Astorius Resources Ltd.

  • Date: 2016-01-26

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ASTORIUS RESOURCES LTD. FINANCIAL STATEMENTS FOR THE YEARS ENDED SEPTEMBER 30, 2015 AND 2014

INDEPENDENT AUDITORS’ REPORT To the Shareholders of Astorius Resources Ltd. We have audited the accompanying financial statements of Astorius Resources Ltd. which comprise the statements of financial position as at September 30, 2015 and 2014, and the statements of comprehensive loss, cash flows and changes in equity for the years then ended and the related notes comprising a summary of significant accounting policies and other explanatory information. Management’s Responsibility for the Financial Statements Management is responsible for the preparation and fair presentation of these financial statements in accordance with International Financial Reporting Standards as issued by the International Accounting Standards Board, and for such internal control as management determines is necessary to enable the preparation of financial statements that are free from material misstatement, whether due to fraud or error. Auditors’ Responsibility Our responsibility is to express an opinion on these financial statements based on our audits. We conducted our audits in accordance with Canadian generally accepted auditing standards. Those standards require that we comply with ethical requirements and plan and perform the audits to obtain reasonable assurance about whether the financial statements are free from material misstatement. An audit involves performing procedures to obtain audit evidence about the amounts and disclosures in the financial statements. The procedures selected depend on our judgment, including the assessment of the risks of material misstatement of the financial statements, whether due to fraud or error. In making those risk assessments, we consider internal control relevant to the entity’s preparation and fair presentation of the financial statements in order to design audit procedures that are appropriate in the circumstances, but not for the purpose of expressing an opinion on the effectiveness of the entity’s internal control. An audit also includes evaluating the appropriateness of accounting policies used and the reasonableness of accounting estimates made by management, as well as evaluating the overall presentation of the financial statements. We believe that the audit evidence we have obtained in our audits is sufficient and appropriate to provide a basis for our audit opinion. Opinion In our opinion, the financial statements present fairly, in all material respects, the financial position of Astorius Resources Ltd. as at September 30, 2015 and 2014, its cash flows and financial performance for the years then ended in accordance with International Financial Reporting Standards as issued by the International Accounting Standards Board. Emphasis of Matter Without qualifying our opinion, we draw attention to Note 2(b) to these financial statements which describes the existence of a material uncertainty that may cast significant doubt about the ability of Astorius Resources Ltd. to continue as a going concern.

CHARTERED PROFESSIONAL ACCOUNTANTS Vancouver, British Columbia January 18, 2016

ASTORIUS RESOURCES LTD. STATEMENTS OF FINANCIAL POSITION AS AT SEPTEMBER 30, 2015 AND 2014 (Expressed in Canadian Dollars)

2015

2014

ASSETS CURRENT ASSETS Cash GST recoverable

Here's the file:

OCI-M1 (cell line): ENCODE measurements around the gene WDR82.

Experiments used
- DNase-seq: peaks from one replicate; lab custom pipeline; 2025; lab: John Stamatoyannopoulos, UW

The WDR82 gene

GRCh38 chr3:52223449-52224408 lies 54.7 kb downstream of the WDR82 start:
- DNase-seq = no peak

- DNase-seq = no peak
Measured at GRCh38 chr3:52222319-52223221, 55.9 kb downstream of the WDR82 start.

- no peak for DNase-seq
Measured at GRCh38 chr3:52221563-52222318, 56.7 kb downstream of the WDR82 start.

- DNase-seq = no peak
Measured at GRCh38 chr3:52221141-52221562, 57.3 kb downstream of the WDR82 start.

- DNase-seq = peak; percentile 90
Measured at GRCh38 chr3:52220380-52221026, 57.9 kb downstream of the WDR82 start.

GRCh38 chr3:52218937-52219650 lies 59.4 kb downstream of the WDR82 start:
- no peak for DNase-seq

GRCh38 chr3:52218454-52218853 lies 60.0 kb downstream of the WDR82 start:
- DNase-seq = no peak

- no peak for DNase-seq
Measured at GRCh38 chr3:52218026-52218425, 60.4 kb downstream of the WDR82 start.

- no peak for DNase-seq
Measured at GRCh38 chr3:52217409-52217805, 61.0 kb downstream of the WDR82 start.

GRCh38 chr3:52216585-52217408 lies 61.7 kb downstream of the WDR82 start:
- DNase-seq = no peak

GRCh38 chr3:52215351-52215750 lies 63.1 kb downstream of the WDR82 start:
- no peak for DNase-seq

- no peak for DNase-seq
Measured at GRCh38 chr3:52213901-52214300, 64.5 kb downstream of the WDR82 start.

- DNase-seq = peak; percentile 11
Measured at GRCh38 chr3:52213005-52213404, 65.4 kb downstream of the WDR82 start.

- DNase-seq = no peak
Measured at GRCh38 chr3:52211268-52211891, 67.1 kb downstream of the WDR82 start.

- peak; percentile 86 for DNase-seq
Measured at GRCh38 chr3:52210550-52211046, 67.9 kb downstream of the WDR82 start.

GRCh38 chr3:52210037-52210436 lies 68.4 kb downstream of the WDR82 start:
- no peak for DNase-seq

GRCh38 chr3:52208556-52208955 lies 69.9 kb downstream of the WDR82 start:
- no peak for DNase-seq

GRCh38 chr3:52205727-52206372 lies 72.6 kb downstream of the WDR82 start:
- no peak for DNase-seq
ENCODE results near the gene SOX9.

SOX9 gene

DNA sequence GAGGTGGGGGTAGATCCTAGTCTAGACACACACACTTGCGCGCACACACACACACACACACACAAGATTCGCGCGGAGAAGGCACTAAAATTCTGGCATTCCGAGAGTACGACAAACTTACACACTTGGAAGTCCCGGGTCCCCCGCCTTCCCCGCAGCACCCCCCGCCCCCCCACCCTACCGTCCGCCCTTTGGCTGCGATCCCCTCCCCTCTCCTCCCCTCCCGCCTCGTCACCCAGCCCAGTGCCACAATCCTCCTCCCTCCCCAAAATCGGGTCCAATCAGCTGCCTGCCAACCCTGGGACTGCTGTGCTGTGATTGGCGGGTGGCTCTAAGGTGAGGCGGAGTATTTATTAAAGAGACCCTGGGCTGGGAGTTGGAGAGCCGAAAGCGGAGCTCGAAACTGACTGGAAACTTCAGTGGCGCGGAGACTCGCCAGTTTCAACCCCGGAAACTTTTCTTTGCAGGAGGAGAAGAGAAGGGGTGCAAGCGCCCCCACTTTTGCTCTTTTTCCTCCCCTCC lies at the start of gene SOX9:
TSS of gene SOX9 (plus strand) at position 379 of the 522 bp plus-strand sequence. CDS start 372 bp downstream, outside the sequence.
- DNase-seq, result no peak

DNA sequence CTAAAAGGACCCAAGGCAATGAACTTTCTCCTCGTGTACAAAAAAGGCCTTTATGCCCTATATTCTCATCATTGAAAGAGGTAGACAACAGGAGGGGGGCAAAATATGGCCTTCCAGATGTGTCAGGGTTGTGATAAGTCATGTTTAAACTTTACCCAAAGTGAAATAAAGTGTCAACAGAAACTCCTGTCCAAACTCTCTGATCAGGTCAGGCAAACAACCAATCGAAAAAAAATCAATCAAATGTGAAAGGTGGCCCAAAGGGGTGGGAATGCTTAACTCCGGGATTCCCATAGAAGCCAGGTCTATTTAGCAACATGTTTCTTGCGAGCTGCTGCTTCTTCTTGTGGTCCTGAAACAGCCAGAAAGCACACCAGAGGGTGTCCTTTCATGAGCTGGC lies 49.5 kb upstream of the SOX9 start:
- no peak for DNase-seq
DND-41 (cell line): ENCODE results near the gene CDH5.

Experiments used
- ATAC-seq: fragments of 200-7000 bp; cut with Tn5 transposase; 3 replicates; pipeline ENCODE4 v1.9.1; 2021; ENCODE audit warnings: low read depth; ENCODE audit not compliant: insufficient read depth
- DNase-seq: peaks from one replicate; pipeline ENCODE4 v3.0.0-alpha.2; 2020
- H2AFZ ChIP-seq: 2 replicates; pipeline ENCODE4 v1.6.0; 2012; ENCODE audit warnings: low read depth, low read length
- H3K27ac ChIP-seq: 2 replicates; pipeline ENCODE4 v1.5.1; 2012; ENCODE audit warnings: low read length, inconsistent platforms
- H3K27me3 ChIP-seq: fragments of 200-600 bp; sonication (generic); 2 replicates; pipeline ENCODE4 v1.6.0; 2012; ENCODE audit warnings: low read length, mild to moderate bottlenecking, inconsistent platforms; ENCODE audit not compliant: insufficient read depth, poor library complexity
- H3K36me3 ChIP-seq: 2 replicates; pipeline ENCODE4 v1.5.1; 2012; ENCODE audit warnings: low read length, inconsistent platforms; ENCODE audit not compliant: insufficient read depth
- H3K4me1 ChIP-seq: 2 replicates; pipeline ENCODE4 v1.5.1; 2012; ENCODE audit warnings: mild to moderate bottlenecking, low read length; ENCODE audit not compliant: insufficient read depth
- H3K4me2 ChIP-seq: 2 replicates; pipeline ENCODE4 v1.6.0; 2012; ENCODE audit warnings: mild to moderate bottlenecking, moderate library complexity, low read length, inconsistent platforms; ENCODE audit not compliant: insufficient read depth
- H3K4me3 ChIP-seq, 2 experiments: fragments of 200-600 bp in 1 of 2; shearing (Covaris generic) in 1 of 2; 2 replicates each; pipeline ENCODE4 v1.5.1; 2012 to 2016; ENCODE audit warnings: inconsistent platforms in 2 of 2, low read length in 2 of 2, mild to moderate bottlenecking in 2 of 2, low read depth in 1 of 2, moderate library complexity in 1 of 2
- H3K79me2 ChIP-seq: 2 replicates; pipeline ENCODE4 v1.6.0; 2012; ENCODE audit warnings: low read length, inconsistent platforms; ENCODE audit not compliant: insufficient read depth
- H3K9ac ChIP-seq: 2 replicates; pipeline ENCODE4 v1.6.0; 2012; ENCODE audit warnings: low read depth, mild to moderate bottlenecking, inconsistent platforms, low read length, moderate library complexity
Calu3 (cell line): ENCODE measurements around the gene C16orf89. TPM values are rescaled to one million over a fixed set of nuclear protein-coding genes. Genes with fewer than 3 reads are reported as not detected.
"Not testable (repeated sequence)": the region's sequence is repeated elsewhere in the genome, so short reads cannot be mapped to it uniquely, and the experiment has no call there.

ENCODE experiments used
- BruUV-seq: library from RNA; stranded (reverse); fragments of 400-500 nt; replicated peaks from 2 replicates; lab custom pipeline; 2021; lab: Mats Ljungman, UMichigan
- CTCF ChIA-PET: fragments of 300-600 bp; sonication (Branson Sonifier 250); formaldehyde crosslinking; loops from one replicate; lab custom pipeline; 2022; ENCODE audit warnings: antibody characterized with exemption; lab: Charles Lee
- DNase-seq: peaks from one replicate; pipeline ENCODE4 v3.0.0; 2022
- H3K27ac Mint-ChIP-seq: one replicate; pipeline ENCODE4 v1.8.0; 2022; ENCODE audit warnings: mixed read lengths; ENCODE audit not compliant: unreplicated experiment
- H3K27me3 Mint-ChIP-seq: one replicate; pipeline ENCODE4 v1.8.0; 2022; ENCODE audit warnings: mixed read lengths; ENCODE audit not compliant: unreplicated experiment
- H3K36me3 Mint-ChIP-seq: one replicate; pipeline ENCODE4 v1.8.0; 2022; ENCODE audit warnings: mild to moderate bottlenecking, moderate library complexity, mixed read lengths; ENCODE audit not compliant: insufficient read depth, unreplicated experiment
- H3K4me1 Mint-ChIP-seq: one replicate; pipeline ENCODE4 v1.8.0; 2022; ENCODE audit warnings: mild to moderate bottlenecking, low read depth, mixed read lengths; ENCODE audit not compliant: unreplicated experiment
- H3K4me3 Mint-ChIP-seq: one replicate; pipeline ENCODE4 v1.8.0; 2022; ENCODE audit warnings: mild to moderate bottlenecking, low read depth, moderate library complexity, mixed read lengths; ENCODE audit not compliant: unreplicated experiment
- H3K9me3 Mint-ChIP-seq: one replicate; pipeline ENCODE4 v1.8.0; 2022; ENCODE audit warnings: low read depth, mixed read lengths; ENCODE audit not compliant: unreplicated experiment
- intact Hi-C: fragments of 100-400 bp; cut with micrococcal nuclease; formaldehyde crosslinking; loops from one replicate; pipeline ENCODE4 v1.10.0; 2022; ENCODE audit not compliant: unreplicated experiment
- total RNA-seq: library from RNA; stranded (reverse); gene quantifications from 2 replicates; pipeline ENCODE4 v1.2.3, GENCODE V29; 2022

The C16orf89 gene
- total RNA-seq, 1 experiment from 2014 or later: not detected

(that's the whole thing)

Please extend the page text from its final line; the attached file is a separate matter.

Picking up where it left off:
$

RECLAMATION DEPOSIT MINERAL PROPERTIES (Note 4)

31,983 941

$

4,039 -

32,924

4,039

5,000 211,771

5,000 216,771

$

249,695

$

225,810

$

12,552 12,552

$

11,984 5,681 17,665

LIABILITIES CURRENT LIABILITIES Accounts payable and accrued liabilities (Note 6) GST payable

SHAREHOLDERS’ EQUITY Share capital (Note 5) Contributed surplus Deficit $

1,259,388 196,429 (1,218,674)

1,177,678 173,429 (1,142,962)

237,143

208,145

249,695

CORPORATE INFORMATION AND NATURE OF OPERATIONS (Notes 1 and 2b) SUBSEQUENT EVENT (Note 10) Approved on behalf of the Board on November 26, 2015:

/s/ “Malcolm Powell”

/s/ “Carl Jonsson”

Malcolm Powell, Director

Carl Jonsson, Director

The accompanying notes form an integral part of these financial statements 3

$

225,810

ASTORIUS RESOURCES LTD. STATEMENTS OF COMPREHENSIVE LOSS FOR THE YEARS ENDED SEPTEMBER 30, 2015 AND 2014 (Expressed in Canadian Dollars)

2015

2014

EXPENSES Office and miscellaneous (Note 6) Accounting and audit fees Filing and transfer agent fees Legal fees (Note 6) Management fees (Note 6)

$

23,498 22,750 12,326 12,138 –

$

26,741 22,327 14,334 13,023 60,000

70,712

136,425

(70,712)

(136,425)

OTHER INCOME (EXPENSE) Write-down of mineral properties (Note 4) Interest expense Gain on forgiveness of debt (Note 6) Other recovery (Note 6)

(5,000) – – –

(108,033) (94) 96,488 9,700

NET LOSS AND COMPREHENSIVE LOSS

(75,712)

(138,364)

LOSS BEFORE OTHER ITEMS

LOSS PER COMMON SHARE – BASIC AND DILUTED WEIGHTED AVERAGE NUMBER OF COMMON SHARES OUTSTANDING

$

(0.01)

12,494,795

The accompanying notes form an integral part of these financial statements 4

$

(0.01)

11,504,000

ASTORIUS RESOURCES LTD. STATEMENTS OF CASH FLOWS FOR THE YEARS ENDED SEPTEMBER 30, 2015 AND 2014 (Expressed in Canadian Dollars) 2015

2014

CASH PROVIDED BY (USED IN): OPERATING ACTIVITIES Net loss

$

(75,712)

$

(138,364)

Add items not involving cash: Impairment of mineral properties Gain on forgiveness of debt and other recovery

5,000 –

108,033 (106,188)

(70,712)

(136,519)

(941) – 568 (5,681)

182 2,691 89,388 5,681

(76,766)

(38,577)

Changes in non-cash working capital balances: Taxes receivable Prepaid expenses Accounts payable and accrued liabilities Taxes payable

INVESTING ACTIVITIES Mineral property expenditures Mineral exploration tax credit received FINANCING ACTIVITIES Proceeds from issuance of common stock Share issuance costs